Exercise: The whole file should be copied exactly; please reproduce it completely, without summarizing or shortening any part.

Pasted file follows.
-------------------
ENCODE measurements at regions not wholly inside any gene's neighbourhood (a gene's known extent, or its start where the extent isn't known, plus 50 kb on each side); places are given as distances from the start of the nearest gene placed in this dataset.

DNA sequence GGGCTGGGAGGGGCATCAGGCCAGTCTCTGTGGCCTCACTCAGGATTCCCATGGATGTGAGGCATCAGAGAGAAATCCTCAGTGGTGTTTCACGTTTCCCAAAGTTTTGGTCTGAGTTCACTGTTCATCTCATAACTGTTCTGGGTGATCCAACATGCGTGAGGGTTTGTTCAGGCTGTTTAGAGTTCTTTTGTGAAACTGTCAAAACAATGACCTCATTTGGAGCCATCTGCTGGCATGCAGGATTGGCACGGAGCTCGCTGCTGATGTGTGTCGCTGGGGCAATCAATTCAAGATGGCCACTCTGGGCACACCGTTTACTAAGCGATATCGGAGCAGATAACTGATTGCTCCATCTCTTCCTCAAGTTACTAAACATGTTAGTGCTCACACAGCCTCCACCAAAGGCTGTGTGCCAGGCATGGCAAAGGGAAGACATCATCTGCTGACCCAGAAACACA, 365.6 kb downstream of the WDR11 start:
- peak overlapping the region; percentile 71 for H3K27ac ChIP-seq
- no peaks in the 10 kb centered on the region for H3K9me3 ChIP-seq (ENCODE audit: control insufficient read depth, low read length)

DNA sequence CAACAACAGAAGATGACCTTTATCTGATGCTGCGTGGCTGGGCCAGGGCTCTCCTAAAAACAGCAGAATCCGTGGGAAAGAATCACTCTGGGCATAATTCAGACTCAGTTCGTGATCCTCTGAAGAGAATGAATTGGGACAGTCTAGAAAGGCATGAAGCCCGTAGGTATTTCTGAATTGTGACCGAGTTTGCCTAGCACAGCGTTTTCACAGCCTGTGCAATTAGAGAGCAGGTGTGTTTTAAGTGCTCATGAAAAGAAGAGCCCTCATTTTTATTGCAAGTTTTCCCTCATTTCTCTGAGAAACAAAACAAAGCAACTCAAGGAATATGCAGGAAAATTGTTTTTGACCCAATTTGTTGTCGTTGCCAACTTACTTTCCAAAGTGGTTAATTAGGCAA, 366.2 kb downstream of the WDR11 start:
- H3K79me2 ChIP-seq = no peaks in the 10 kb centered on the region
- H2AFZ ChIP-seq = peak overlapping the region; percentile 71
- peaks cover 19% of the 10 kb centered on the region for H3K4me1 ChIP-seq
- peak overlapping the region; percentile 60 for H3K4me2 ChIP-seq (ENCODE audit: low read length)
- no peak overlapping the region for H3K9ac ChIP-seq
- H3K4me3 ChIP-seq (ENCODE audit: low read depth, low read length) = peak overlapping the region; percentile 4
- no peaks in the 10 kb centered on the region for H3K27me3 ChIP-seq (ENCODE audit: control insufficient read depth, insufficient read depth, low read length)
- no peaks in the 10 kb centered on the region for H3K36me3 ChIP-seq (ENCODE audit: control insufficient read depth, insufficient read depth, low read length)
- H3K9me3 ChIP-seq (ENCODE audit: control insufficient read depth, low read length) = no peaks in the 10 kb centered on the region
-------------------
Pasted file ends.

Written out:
ENCODE measurements at regions not wholly inside any gene's neighbourhood (a gene's known extent, or its start where the extent isn't known, plus 50 kb on each side); places are given as distances from the start of the nearest gene placed in this dataset.

DNA sequence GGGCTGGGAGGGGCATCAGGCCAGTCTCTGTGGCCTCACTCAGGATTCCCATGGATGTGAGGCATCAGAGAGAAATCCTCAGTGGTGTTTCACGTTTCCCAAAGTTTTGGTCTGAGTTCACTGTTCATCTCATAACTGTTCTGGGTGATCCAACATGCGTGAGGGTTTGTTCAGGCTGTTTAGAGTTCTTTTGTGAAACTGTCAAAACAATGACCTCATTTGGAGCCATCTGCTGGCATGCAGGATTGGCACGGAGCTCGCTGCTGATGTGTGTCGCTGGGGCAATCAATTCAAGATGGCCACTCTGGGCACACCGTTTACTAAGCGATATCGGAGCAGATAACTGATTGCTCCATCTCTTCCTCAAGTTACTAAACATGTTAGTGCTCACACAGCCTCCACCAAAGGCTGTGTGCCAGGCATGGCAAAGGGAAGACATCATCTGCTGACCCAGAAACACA, 365.6 kb downstream of the WDR11 start:
- peak overlapping the region; percentile 71 for H3K27ac ChIP-seq
- no peaks in the 10 kb centered on the region for H3K9me3 ChIP-seq (ENCODE audit: control insufficient read depth, low read length)

DNA sequence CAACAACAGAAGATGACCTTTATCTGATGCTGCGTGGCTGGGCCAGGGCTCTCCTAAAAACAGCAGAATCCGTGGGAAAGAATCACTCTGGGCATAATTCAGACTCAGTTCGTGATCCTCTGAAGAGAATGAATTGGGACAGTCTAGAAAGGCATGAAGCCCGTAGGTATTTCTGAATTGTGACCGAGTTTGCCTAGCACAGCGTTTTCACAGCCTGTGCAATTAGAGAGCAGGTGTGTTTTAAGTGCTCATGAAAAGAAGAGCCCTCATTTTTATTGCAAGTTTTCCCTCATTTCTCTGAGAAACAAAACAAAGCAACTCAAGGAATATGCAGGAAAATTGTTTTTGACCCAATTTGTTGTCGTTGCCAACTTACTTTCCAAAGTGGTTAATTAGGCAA, 366.2 kb downstream of the WDR11 start:
- H3K79me2 ChIP-seq = no peaks in the 10 kb centered on the region
- H2AFZ ChIP-seq = peak overlapping the region; percentile 71
- peaks cover 19% of the 10 kb centered on the region for H3K4me1 ChIP-seq
- peak overlapping the region; percentile 60 for H3K4me2 ChIP-seq (ENCODE audit: low read length)
- no peak overlapping the region for H3K9ac ChIP-seq
- H3K4me3 ChIP-seq (ENCODE audit: low read depth, low read length) = peak overlapping the region; percentile 4
- no peaks in the 10 kb centered on the region for H3K27me3 ChIP-seq (ENCODE audit: control insufficient read depth, insufficient read depth, low read length)
- no peaks in the 10 kb centered on the region for H3K36me3 ChIP-seq (ENCODE audit: control insufficient read depth, insufficient read depth, low read length)
- H3K9me3 ChIP-seq (ENCODE audit: control insufficient read depth, low read length) = no peaks in the 10 kb centered on the region